Stimulant medications, including Adderall and methylphenidate (Ritalin), have a high abuse potential. Adderall carries the same risk of sudden death, stroke, and heart attack in patients with pre-existing heart conditions as methylphenidate and other stimulants used to treat ADHD, as well as the same risk of seizures in patients with a history of seizures.[3][27] Studies of long-term use of Adderall and methylphenidate in children have shown a temporary decrease in growth rate that does not affect final adult height.[28] Stimulant medications also decrease appetite in some people, leading to weight loss, and this effect is more common with Adderall than methylphenidate[28] or Strattera. Changes in vision have been reported with both Adderall and methylphenidate.[3][27]

[edit] Adderall Prolonged Use

Tolerance, extreme psychological dependence, and severe social disability can occur when amphetamines are abused. The manufacturer warns against exceeding the prescribed dosage, injecting the drug, or insufflation of the drug. Prolonged high doses of amphetamines followed by an abrupt cessation can result in extreme fatigue and mental depression. Chronic abuse of amphetamines can result in the manifestation of amphetamine psychosis.[8]

[edit] Contraindications, interactions, and precautions

The following provides only general guidelines and is not comprehensive. Please refer to a more comprehensive list for further information regarding co-administration of amphetamine with other substances.

  • SSRIs (selective serotonin reuptake inhibitors, e.g., Fluoxetine, Citalopram, Paroxetine, etc.) — While rare, the possibility for serotonin syndrome exists with this combination. Use only when it is directed.
  • NRIs (norepinephrine reuptake inhibitors, e.g., Atomoxetine, Strattera, etc.) — NRI medications and amphetamine both enhance noradrenergic activity. Possible augmentation/potentiation of effects. Use only when directed.
  • SNRIs (selective serotonin-norepinephrine reuptake inhibitors) — See SSRIs and NRIs.
  • Bupropion (Zyban, Wellbutrin IR, ~SR, ~XL, etc.) — Both bupropion and amphetamine have noradrengic and dopaminergic activity. Possible augmentation/potentiation of effects. Bupropion has pro-convulsant properties that may be enhanced or cumulatively potentiated by amphetamine. Use only when directed.
  • MAOIs (monoamine oxidase inhibitors, e.g., Phenelzine, Nardil, Selegiline, Emsam, Iproniazid, Iprozid, etc.) — Do not administer amphetamines for a minimum of two weeks after last use of MAOI type drug. Possible hypertensive crises, dangerously elevated amphetamine levels. Preliminary trials of low dose amphetamine and MAOIs being administered together are in progress. However, this is to only be done under strict supervision of the prescribing parties.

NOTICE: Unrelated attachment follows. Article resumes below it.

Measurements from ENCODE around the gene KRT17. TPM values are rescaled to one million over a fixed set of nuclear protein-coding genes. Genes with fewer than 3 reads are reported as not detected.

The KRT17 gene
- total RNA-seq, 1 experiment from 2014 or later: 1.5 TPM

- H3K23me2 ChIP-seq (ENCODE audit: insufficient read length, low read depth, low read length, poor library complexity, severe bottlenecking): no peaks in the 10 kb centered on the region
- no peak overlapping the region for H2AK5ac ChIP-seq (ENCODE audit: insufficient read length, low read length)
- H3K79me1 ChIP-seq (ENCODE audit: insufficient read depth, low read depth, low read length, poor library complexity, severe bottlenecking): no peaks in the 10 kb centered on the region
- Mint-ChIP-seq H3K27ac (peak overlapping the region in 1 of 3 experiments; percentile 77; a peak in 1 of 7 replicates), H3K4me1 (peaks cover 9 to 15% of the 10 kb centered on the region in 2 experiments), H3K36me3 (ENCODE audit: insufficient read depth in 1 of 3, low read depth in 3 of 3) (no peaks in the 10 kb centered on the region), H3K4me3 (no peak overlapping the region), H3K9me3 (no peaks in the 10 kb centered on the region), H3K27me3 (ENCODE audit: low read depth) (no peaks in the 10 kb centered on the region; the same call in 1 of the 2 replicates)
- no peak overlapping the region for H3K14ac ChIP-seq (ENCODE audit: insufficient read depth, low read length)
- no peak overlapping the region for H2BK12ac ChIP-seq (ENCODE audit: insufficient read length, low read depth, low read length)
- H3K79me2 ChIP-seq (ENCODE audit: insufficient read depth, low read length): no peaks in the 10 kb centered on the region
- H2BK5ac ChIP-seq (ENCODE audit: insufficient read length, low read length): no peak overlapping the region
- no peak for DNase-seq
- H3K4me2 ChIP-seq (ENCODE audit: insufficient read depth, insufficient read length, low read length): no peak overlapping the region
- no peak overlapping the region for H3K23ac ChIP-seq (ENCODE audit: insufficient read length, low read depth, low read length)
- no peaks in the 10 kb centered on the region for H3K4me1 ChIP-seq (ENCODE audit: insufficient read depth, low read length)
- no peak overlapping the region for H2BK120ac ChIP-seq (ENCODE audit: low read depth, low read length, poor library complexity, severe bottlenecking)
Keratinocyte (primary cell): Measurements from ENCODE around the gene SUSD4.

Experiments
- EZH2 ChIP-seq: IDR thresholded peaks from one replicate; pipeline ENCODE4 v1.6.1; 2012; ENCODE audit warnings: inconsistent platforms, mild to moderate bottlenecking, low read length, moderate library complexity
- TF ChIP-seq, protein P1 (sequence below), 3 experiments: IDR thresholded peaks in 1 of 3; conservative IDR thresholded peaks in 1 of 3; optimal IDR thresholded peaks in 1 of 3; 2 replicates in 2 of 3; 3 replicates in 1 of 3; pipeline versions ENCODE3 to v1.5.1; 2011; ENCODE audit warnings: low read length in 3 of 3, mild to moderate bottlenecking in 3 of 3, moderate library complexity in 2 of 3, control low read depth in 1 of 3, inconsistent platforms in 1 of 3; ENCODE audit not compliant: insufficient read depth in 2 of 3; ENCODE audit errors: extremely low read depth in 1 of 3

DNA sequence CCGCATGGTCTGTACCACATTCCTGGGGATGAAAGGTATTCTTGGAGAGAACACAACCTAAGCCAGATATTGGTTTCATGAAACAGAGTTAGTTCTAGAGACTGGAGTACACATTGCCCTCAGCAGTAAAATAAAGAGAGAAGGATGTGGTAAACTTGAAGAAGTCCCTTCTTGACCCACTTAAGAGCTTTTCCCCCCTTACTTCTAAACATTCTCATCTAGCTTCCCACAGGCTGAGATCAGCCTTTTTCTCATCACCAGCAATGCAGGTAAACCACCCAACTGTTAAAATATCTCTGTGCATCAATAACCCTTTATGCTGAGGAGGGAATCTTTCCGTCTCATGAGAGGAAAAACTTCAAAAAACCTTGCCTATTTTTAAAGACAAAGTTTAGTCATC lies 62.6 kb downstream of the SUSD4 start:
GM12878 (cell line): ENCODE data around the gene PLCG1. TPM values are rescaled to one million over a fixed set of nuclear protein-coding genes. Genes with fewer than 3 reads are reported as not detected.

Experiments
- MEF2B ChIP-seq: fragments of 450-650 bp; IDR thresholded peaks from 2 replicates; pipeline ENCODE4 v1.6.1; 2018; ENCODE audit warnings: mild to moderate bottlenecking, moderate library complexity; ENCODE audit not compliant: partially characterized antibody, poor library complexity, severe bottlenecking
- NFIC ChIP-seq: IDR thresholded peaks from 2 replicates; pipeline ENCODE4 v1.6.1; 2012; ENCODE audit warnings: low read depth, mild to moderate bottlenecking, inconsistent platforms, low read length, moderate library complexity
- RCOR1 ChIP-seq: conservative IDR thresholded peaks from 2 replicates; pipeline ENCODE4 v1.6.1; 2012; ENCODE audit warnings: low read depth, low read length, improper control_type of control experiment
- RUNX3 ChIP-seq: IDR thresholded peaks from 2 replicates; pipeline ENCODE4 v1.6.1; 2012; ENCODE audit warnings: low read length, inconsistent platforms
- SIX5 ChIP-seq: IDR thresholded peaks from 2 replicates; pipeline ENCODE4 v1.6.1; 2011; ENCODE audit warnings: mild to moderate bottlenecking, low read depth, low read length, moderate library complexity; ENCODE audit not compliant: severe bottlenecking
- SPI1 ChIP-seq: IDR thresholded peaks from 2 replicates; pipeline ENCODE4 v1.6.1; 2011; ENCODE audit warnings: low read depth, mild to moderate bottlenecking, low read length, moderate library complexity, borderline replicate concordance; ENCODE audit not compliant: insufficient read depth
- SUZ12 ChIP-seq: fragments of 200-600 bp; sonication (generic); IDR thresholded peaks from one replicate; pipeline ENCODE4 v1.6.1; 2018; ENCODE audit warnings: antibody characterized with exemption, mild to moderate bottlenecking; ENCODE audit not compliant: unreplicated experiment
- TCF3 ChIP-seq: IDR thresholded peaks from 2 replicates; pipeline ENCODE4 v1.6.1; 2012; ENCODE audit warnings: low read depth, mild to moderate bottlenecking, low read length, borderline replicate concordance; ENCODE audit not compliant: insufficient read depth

• Tricyclics and related compounds (tricyclic antidepressants, e.g., Imipramine, Tofranil, Janamine; as well as related compounds including Cyclobenzaprine) — See SNRIs and SSRIs. Possible potentiation of 5ht (serotonin), dopamine and norepinephrine related drug effects. The combination of tricyclic and amphetamine compounds / other direct acting sympathomimetics has been associated with increased sympathetic action. Adjustments to dose may be required. Concurrent use not generally recommended due to interaction between direct acting sympathomimetics such as amphetamines and tricyclics. Indirect acting sympathomimetics may have decreased efficacy when combined with tricyclics (tricyclic blockade may inhibit the action of some indirect acting sympathomimetics).
  • CYP2D6 (liver enzyme) inhibitors, e.g., most SSRIs such as fluoxetine, citalopram, paroxetine, etc. Some anti-psychotics such as thioridazine, haloperidol, and, levomepromazine. The stimulant cocaine. Methadone, a opioid analgesic and anti-addictive. There are additional drugs that inhibit CYP2D6, it is important to find out if any medication or drug that is being taken is a CYP2D6 inhibitor. Taking a CYP2D6 inhibiting drug along with Adderall (amphetamines in general) will lead to a elevated level of Adderall in the system and the drug will also remain longer in the body, this can lead to undesired or possibly serious side effects.

[edit] Performance-enhancing use

Due to side effects including appetite suppression and weight loss, Adderall has also been used as an off-label drug for obesity.[20]

Adderall is also reportedly widely used as a "study drug" at many American universities. Adderall is reported to help focus energy and concentration to a much higher level than normal. It enables the user to focus and stay awake.[29] Stories of students writing papers continuously for an unusually long time, or "cramming" all night for an exam with no loss of energy or concentration are common. However, the user reportedly can suffer from drastic side effects the following day if Adderall was used to avoid a normal sleep pattern. "In extreme cases, the drug can cause paranoia, hallucinations and heart attacks."[29] William Frankenberger, psychology professor at University of Wisconsin at Eau Claire, led at a study at the university in 2004 that reported 14% of the campus had abused some form of ADHD drug, including Adderall.[29]. College campuses known to be highly competitive or have a high rate of binge drinking had up to 25% of students who misused an ADHD medication within one year, a survey of students at 119 colleges across the country concluded.[29]. Other forms of ADHD medication used as a performance enhancing drug include methylphenidate preparations, such as Ritalin and Concerta.[30].

The Nevada State Athletic Commission has banned athletes in the state from using Adderall. Tim Credeur was removed from a UFC fight on the finale of The Ultimate Fighter 7 because of a positive drug test due to his use of it.

[edit] Government warnings